Landry: Changes on Argos ‘D’ extend beyond just Burke
A change in direction for the 2014 Toronto Argonauts’ defence is, in essence, a complete one. Not just personnel-wise, but in construction and execution as well.
It’s a collective change that will see new faces, new on-field approaches and a difference in how the players are managed by their boss. It will include a reliance on reaction, rather than scheming, and on defensive line play that will be unlike others in the CFL.
The man overseeing the facelift, Defensive Coordinator Tim Burke, is brimming with optimism, thrilled with the talent at his disposal, but also cautious not to get hopes too high, too early.
There will be growing pains.
“I don’t think we’re gonna be as good in the first game as we’re gonna be by mid-season,” Burke said just after the Argos had wrapped up a humidity-soaked practice at York University. “My hope is that we’re good enough, as we get into the opening part of the season, that we don’t have to rely on the offence to hold us in games. I’m hoping we can get the offence back on the field because we have such a high-powered offence.”
After a moment, he qualified that reply, just in case it sounded at all too pessimistic.
“I didn’t mean to make that sound like we’re not going to be good enough on game one. I think we will be. But, I think by mid-season we’re gonna be an even better team. Probably eight starters will be new. By mid-season they should be really humming along.”
Burke needn’t worry, I don’t think. Anyone expecting the Argos’ defence to be a league best unit immediately has their hopes too high. Realistically, even if Burke’s high regard about the abilities of these Argos’ defenders is warranted – “I think this is the most talented defensive group I’ve been around,” he said – football defences take some time to solidify. Even when they’re veteran laden, never mind filled with rookies and sophomores.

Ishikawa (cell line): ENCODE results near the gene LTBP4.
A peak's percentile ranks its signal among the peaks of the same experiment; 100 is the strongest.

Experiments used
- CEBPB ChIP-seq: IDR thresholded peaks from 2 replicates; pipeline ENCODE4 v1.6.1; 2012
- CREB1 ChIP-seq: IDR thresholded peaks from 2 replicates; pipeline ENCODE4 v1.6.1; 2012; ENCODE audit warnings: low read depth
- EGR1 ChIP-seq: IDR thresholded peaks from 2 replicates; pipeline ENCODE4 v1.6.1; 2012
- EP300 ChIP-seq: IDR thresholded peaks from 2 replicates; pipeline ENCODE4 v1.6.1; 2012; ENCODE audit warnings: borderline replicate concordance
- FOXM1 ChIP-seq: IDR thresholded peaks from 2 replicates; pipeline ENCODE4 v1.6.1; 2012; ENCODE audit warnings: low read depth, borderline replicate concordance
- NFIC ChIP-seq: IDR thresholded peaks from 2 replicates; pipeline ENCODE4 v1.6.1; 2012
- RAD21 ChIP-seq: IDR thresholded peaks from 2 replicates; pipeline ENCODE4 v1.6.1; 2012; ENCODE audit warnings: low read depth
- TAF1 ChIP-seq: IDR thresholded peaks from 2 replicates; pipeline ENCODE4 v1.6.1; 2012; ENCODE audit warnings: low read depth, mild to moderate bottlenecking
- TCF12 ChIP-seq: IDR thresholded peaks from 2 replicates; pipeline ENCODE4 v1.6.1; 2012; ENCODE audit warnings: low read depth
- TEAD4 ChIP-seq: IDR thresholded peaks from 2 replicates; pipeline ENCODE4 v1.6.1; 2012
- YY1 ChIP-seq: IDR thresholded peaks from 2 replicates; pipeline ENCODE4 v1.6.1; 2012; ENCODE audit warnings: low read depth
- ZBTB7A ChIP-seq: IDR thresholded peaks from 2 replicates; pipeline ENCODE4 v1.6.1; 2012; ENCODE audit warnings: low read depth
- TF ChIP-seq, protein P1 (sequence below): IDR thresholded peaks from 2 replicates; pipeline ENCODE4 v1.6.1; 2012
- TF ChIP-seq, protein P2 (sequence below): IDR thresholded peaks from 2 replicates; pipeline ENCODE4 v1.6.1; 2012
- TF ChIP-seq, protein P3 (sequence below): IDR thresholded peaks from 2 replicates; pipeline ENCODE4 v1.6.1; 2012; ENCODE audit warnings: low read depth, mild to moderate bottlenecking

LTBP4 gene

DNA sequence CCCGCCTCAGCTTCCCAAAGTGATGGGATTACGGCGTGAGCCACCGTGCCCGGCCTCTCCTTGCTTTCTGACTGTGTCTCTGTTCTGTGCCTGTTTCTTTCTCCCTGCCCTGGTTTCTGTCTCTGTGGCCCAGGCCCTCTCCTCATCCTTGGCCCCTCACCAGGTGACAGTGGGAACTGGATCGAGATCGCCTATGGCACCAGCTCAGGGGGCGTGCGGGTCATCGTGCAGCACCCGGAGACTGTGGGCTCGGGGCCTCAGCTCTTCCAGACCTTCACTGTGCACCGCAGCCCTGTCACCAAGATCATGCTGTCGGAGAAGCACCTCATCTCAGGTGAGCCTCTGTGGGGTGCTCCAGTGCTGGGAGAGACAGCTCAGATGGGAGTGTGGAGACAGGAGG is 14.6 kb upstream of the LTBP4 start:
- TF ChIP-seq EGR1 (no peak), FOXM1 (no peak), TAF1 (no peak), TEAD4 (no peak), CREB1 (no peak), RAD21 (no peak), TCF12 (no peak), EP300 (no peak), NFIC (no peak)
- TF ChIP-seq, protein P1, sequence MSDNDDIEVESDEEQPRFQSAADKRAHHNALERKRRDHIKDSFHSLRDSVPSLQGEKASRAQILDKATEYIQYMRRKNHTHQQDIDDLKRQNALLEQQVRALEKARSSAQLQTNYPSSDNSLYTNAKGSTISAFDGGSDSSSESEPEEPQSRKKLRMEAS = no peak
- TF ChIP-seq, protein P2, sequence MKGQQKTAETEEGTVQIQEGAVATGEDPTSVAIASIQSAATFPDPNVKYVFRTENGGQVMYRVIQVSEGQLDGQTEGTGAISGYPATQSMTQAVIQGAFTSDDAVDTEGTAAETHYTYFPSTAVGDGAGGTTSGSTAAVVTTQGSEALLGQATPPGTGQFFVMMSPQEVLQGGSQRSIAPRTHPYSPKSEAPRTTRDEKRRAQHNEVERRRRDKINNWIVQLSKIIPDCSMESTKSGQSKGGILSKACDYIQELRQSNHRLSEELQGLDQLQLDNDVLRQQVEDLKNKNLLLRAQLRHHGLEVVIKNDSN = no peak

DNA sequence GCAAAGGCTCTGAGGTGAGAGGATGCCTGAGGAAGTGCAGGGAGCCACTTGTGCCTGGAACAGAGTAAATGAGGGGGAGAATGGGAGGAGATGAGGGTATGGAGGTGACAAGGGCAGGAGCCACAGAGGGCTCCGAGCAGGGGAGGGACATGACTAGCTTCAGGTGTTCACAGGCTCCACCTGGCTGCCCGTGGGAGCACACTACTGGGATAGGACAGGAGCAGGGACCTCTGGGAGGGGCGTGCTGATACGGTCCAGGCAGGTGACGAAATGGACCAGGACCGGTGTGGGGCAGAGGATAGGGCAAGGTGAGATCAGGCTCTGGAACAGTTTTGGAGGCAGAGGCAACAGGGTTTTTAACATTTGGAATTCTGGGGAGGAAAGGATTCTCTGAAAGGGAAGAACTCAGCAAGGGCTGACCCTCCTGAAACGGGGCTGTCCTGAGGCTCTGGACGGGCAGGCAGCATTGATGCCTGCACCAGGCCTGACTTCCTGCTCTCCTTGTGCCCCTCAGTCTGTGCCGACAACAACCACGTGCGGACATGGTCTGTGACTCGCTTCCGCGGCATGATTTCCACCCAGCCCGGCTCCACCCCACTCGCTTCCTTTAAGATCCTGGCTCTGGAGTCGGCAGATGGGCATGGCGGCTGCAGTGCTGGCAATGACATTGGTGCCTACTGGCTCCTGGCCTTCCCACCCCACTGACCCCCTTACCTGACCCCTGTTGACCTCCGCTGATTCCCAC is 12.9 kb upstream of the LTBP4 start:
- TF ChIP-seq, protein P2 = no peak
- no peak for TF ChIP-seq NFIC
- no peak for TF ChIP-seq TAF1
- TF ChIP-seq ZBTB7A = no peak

With that in mind, the Argonauts’ defence will begin in a trimmed down manner.
“We have a base defence that we really coach hard; the basics of that defence and the reads and all that,” said Burke, before adding: “We will add schemes as far as blitzes and things like that.”
“I think if you look at a team like Montreal, they’re pretty much all scheme-based and they don’t really care a whole lot about technique,” he continued. “They’re just gonna keep blitzing you, or fake the blitz and (have) everybody drop. We’re much more of a base defence than that.”
So, for now, it’s all straight line and simplified for these Argos. The football equivalent to baseball’s ‘see ball, hit ball’ philosophy.
“Coach Burke likes to just let us fly, come downhill and let the D line rush,” said second year linebacker, Shane Horton.